Research that asked more specific questions than other studies found higher rates of victimization
Ontario’s regulatory consultation on its proposed senior protection strategy underscores the need to look out for elderly investors. As the investment marketplace becomes more complex and their cognitive faculties become more impaired, the evidence and statistics that show their increasing vulnerability to financial abuse should come as no surprise.
But new research in the US suggests an even worse reality. “To investigate financial victimization at older ages and the consequences of financial mismanagement, our recent research used the Health and Retirement Study, a nationally representative survey of Americans over the age of 50,” wrote Olivia Mitchell, a professor at the University of Pennsylvania’s Wharton School, in the Wall Street Journal.
The study asked 1,260 respondents whether they’d fallen victim to financial fraud in the past five years, with questions spelling out specific instances. Among the respondents, 3% said they’d made an investment after receiving a free meal and education about an investment opportunity; 1% had bought an investment after getting a cold call or email from a stranger; 1% had put money in penny stocks or investments promising returns of over 10% a day; and 1% had purchased a fraudulent investment recommended by a friend, relative, or financial advisor. In addition, another 1% said they’d bought investments where they’d been knowingly misled.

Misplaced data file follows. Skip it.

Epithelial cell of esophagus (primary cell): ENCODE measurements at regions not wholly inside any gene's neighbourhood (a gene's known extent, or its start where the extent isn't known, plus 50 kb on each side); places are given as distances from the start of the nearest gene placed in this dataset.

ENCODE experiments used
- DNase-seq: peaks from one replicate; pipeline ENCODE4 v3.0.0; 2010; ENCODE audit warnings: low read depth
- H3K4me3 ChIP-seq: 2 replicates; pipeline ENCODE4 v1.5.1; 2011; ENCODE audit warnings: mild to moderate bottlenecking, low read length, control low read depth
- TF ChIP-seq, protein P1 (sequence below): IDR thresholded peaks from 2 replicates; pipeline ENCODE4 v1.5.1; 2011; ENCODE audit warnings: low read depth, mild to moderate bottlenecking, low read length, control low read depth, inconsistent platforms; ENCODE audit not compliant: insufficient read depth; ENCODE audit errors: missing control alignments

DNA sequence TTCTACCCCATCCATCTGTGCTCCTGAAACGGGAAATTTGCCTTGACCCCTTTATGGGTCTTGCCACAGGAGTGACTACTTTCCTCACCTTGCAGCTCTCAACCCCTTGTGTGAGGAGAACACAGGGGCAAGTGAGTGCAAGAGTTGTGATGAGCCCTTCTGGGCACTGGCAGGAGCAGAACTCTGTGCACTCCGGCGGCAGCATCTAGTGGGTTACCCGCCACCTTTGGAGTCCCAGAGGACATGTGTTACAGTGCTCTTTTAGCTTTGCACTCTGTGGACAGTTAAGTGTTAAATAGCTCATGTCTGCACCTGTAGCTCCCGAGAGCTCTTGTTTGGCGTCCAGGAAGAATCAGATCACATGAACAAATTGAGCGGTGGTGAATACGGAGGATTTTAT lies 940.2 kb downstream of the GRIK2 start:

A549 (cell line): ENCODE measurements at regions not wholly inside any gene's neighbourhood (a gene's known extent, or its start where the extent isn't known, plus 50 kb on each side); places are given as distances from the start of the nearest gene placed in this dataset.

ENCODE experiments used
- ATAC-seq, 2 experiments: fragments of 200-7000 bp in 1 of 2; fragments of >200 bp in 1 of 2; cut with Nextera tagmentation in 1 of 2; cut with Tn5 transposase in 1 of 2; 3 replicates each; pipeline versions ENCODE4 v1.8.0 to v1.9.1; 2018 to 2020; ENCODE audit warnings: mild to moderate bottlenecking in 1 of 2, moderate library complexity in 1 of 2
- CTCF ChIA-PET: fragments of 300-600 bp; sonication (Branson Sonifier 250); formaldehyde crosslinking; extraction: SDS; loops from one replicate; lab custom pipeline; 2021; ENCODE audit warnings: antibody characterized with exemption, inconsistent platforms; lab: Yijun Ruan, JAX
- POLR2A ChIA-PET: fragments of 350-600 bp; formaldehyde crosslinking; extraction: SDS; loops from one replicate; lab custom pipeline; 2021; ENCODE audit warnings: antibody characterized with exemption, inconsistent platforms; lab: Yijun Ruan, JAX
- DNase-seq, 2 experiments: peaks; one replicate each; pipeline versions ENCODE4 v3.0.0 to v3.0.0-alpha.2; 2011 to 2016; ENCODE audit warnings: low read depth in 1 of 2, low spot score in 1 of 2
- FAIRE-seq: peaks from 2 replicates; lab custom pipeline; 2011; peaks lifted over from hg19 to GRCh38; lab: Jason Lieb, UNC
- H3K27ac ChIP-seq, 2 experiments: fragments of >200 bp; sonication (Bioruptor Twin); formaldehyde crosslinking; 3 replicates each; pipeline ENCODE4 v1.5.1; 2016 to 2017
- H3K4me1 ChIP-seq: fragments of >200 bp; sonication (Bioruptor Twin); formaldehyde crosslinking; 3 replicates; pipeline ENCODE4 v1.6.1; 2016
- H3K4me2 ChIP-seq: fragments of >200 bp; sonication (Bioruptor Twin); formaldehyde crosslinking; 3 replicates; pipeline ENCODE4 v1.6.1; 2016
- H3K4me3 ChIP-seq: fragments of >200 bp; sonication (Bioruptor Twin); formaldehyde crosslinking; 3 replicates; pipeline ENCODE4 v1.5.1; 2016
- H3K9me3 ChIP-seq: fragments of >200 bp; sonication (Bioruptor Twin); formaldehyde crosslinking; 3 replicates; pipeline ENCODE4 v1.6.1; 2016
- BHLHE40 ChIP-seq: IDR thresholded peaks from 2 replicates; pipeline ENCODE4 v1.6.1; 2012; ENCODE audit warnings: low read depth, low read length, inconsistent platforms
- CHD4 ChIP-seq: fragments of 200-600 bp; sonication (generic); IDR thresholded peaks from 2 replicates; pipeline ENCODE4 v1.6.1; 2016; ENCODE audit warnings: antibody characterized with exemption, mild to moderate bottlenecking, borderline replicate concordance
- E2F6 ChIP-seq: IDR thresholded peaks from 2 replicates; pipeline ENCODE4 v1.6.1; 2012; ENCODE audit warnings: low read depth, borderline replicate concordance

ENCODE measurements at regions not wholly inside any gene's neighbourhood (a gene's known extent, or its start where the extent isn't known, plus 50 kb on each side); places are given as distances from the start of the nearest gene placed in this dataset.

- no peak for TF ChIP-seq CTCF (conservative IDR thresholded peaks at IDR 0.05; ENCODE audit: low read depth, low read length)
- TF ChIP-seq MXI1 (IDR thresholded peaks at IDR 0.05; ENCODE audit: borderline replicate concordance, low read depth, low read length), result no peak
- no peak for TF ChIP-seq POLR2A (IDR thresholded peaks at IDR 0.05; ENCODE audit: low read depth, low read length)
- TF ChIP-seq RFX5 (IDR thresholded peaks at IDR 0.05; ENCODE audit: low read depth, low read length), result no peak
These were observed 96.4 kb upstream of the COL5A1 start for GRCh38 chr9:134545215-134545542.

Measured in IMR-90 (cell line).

“All told, almost 8% of the over-50 group admitted that they had fallen prey to at least one of these fraudulent activities over the past five years,” Mitchell said. She added that the exposure to financial fraud uncovered by the study was twice that reported in other studies, which did not probe for specific instances.
Responses garnered to follow-up investigation suggested that almost one third of respondents had experienced other using or attempting to use their accounts without permission, and one third had been exposed to financial scams in the past five years. “This figure is far higher than found in other studies that have asked less detailed questions about victimization at older ages,” she said.